co-director of Foreign Policy in Focus at the Institute for Policy Studies.
For Liberian President Ellen Johnson Sirleaf, the Nobel Peace Prize announcement comes as she wraps up her reelection campaign. Voters in Liberia head to the polls on Tuesday. The other Liberian Nobel winner, Leymah Gbowee, is the founder of the Women for Peace movement, credited by some for bringing an end to the civil war in 2003. The movement started humbly in 2002, when Gbowee organized a group of women to sing and pray for an end to fighting in a fish market. We speak to Emira Woods, a Liberia native and co-director of Foreign Policy in Focus at the Institute for Policy Studies in Washington. [includes rush transcript]
AMY GOODMAN: We turn to the other two winners of the Nobel Peace Prize. Emira Woods is with us, co-director of Foreign Policy in Focus at the Institute for Policy Studies.
Can you talk about the significance of this award for Liberia?
EMIRA WOODS: Well, this is an exciting moment, and we congratulate all of the laureates. Clearly, what this award does is to spotlight the work of women peace activists in Liberia. Leymah, who’s an extraordinary woman, sees herself as a community organizer and began organizing a movement, first of women in churches, then reaching out to women in mosques, but really women pushing forward the path to peace in Liberia. You know, Amy, they marched every day in the pouring rain, in the blazing sun, with their kids on their backs, demanding the ouster of the former president, Charles Taylor. And their work went largely unrecognized, really, except for a few of us who held them up. And we applaud the filmmaker Abby Disney for her film Pray the Devil Back to Hell that spotlighted their story. But really, it’s a story that had been marginalized for far too long, and so we are thrilled today to have the recognition, so well deserved for the Women Peace Network in Liberia.
You know, the other laureate, Ellen Johnson Sirleaf, we hold her up, as well. She is Africa’s first democratically elected woman president. She has long been an icon and a role model for many on the continent and around the world. I have to say it’s a little bit—it’s interesting, this prize going to her. It is just a few days before the elections, and she is, as the incumbent, running for president, and the elections are next week, October 11th, in Liberia. Clearly, women were fundamental in terms of getting her into office, and, many believe, keeping her in office on this path to peace for the last six years. But she comes from a different tradition. And let’s remember, you know, it’s—Ellen Johnson Sirleaf remains, really, the only president on the continent of Africa that offered to host the U.S. Africa Command, AFRICOM, very controversial move, not well supported by civil society, or particularly the Council of Churches and others in Liberia who were not in support of that. So, really, this award, it comes at a challenging moment, probably for the opposition in Liberia, but it also, for many of us who are committed to peace, is a reminder that this should be a clarion call for the President to remember her commitment to long-term peace and justice, not only for the people of Liberia, but for all of the African continent and the world.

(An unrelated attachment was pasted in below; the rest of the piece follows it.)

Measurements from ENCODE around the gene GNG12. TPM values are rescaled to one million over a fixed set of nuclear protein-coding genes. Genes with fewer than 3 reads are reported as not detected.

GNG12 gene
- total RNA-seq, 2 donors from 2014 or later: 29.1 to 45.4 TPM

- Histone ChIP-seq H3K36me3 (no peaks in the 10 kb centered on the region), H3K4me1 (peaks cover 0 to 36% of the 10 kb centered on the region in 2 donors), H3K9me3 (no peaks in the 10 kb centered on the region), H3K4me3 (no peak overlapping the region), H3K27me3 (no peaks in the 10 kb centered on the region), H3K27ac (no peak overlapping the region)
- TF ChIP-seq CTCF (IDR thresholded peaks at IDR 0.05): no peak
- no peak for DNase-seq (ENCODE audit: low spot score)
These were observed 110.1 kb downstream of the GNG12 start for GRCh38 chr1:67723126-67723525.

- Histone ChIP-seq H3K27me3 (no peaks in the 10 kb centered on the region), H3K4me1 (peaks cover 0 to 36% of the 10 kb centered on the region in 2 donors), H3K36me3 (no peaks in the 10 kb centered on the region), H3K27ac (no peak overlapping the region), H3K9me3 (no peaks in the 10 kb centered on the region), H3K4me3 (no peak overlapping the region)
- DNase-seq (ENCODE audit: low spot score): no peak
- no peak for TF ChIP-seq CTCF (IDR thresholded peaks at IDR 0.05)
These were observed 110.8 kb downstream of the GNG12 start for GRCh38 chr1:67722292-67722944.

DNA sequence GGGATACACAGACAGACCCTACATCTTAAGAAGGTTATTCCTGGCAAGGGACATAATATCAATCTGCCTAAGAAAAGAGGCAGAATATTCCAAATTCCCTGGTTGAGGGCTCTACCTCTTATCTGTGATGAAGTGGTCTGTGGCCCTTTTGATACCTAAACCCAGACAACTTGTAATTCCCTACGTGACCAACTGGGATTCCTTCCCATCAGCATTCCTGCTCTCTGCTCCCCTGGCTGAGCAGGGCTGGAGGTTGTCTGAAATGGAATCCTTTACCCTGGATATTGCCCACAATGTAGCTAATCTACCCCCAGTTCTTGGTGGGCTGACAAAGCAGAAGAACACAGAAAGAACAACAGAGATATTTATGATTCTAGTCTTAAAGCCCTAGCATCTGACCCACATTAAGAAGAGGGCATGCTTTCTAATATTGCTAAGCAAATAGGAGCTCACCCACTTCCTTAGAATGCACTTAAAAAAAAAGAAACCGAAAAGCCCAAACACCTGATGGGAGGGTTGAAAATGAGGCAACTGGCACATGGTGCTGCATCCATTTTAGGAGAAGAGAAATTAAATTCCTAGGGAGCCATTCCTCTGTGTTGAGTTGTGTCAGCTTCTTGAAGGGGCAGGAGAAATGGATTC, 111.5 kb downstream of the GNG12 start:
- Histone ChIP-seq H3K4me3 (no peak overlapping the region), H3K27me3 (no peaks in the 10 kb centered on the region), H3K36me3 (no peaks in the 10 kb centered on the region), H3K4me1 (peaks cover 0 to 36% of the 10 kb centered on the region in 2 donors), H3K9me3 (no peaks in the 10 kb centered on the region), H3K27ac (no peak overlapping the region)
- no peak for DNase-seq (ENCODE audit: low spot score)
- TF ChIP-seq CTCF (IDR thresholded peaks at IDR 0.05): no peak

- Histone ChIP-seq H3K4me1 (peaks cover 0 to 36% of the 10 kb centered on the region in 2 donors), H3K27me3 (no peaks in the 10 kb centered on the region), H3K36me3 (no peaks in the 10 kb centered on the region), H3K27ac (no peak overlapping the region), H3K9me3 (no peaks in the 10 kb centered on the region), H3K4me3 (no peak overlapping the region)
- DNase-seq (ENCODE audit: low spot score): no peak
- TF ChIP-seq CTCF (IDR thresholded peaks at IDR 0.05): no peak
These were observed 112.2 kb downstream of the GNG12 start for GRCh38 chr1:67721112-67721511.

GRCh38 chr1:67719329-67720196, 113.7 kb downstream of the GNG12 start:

AMY GOODMAN: Emira Woods, what about President Johnson Sirleaf insisting on an all-female U.N. peacekeeper mission?
EMIRA WOODS: Well, there have been some extraordinary advances. The peacekeeping mission has been an incredible asset. To have a segment of the U.N. focused on the needs of women, focused on the challenges of women in a post-conflict situation, I think, was an extraordinary measure. It also went, to many respects, as a clarion call for those who were criticizing, you know, some of the U.N. peacekeepers for violence against particularly young women and other sexual violence and the country, as has happened in other operations. So, it came at a critical moment, and it led the way, showed that there can be a contingent of peacekeepers that pays attention to the special needs of women during conflict and in post-conflict situations.
But it’s not only that. You know, there have been many in her cabinet that have been women. You have also an expanded role for women in the police force in Liberia, in many other disciplines that are non-traditional disciplines. So, clearly, you know, Liberia has a ways to go in terms of the numbers of politically elected officials in the legislature, but these are huge steps in the right direction.
AMY GOODMAN: I want to thank you for being with us, Emira Woods, co-director of Foreign Policy in Focus, Institute for Policy Studies, as we talk about the Liberian Nobel Peace Prize winners, both women, President Ellen Johnson Sirleaf of Liberia and the Liberian activist Leymah Gbowee—this very much coming on the heels of the death of the first African woman Nobel Peace Prize winner, Wangari Maathai from Kenya.
This is Democracy Now!, democracynow.org, The War and Peace Report. When we come back, we go to a woman peace activist in Afghanistan. She won’t use her real name, for fear of retribution. We’ll also speak with Anand Gopal, who is with us here in New York. Stay with us.